In the estimation model, the endogenous variable is the effective interest rate of the loan (Effective rate), that is, the interest rate spread that includes the total amount of loan arrangement fees for the bank, or personal guarantee (pergua). The effective loan rate is the actual and true value of the loan that the lender and the borrower have negotiated in the contracting process. The following explanatory variables, which are defined later, were used in the analysis.
The use of a personal guarantee is a dichotomy variable indicating whether the loan is personally guaranteed or not. Personal guarantee is a given promise (in contrast to real asset) to personally pay the bank a certain amount in case of a loan default. The value of personal guarantee is determined as to a maximum sum of cash one person is generally able to pay, regardless of the income (limited guarantee).7 Empirical research results show that collateral (decreasing the adverse selection problem) and personal guarantees (decreasing the moral hazard problem) may have their unique roles in small business loans (Brick and Palia 2007; Calcagnini, Farabullini, and Giombini 2007; Pozzolo 2004). Collateral (real assets) effects are proxied by the value of a firm's total collateral over total liabilities to the bank (collateralization). Collateralization is a continuous variable showing how much of the firm's liabilities to the bank after the current loan is covered by the pledged level of the total collateral.8 We also check whether the loan is guaranteed by the major nonbank financial institution (nonbank guarantee) or not. The nonbank in the data is owned by the Finnish government. This nonbank guarantee often works closely with banks by giving external guarantees to loans. Typically, banks require this type of guarantee for loans that are requested by start-ups or high-risk firms.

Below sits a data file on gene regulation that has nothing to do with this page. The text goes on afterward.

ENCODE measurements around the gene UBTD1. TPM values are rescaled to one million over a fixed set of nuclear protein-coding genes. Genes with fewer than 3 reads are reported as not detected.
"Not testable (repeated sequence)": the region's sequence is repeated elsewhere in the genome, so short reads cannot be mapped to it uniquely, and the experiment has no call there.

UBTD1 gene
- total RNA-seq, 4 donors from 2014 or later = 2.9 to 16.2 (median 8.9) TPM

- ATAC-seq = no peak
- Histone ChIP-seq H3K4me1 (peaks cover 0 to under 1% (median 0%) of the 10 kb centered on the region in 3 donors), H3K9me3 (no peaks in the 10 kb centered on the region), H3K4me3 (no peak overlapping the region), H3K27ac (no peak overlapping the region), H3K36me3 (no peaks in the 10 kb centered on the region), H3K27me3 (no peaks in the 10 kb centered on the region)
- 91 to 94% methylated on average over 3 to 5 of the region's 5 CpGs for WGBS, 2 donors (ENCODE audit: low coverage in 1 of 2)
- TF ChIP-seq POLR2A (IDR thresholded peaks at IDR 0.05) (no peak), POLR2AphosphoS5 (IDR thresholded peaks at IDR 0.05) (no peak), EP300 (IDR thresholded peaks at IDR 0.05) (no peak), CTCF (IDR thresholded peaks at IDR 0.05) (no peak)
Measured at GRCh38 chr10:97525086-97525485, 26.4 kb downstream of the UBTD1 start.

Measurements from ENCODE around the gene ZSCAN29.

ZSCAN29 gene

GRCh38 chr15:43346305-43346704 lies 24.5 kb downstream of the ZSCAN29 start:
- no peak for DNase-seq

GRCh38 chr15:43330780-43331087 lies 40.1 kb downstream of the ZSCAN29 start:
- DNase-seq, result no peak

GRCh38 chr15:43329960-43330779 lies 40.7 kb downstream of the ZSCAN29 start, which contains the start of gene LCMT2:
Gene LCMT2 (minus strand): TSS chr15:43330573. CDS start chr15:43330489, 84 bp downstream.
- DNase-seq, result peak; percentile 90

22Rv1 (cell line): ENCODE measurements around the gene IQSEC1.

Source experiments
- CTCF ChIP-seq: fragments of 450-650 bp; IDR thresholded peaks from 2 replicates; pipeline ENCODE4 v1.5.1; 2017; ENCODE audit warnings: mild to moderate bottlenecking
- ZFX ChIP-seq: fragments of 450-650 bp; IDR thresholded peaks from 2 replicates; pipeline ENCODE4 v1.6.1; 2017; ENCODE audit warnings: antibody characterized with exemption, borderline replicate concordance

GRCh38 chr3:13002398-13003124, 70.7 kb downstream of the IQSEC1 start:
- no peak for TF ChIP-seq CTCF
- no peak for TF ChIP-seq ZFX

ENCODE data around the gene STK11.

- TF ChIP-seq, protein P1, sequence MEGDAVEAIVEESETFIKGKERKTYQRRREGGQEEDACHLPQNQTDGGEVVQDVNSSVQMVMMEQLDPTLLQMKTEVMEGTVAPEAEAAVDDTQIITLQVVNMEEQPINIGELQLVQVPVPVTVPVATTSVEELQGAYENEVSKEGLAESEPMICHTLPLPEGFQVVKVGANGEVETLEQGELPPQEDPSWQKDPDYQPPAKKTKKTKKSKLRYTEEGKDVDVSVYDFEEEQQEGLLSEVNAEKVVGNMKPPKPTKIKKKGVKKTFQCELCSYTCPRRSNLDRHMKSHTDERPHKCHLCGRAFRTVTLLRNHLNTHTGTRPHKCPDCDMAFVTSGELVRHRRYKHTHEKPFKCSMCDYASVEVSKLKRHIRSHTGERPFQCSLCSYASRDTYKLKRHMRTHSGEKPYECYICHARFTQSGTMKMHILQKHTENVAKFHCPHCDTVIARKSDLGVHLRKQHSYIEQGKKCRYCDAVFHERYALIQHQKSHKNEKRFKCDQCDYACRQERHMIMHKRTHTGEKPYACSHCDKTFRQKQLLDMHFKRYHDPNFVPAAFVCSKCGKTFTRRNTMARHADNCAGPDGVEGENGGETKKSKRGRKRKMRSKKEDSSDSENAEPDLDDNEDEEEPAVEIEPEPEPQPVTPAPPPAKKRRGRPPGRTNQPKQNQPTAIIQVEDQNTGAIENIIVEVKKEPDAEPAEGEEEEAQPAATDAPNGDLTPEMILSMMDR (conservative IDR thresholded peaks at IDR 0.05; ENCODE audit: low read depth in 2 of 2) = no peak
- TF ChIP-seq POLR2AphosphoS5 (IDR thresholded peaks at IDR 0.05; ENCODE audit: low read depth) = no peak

The relationship variables are measured by variables that are related to the strength of bank–firm relationship, indicating the dimensions of duration of relationship and the breadth or scope of relationship. Duration of relationship is one of the basic and most used single measures of the bank relationship strength (Berger and Udell 1995; Blackwell and Winters 1997; Bodenhorn 2003; Degryse and van Cayseele 2000; Petersen and Rajan 1994). However, it does not tell much about the intensity of the relationship between the bank and the firm. Therefore, we add four scope-based variables to measure the breadth and intensity of the relationship. Some previous studies have examined the scope measures as well (Degryse and van Cayseele 2000; Elsas 2005; Mörttinen 2000). These are the number of financial services and performing loans a firm has in this bank, ownership broadness of different loans, and the level of commitment.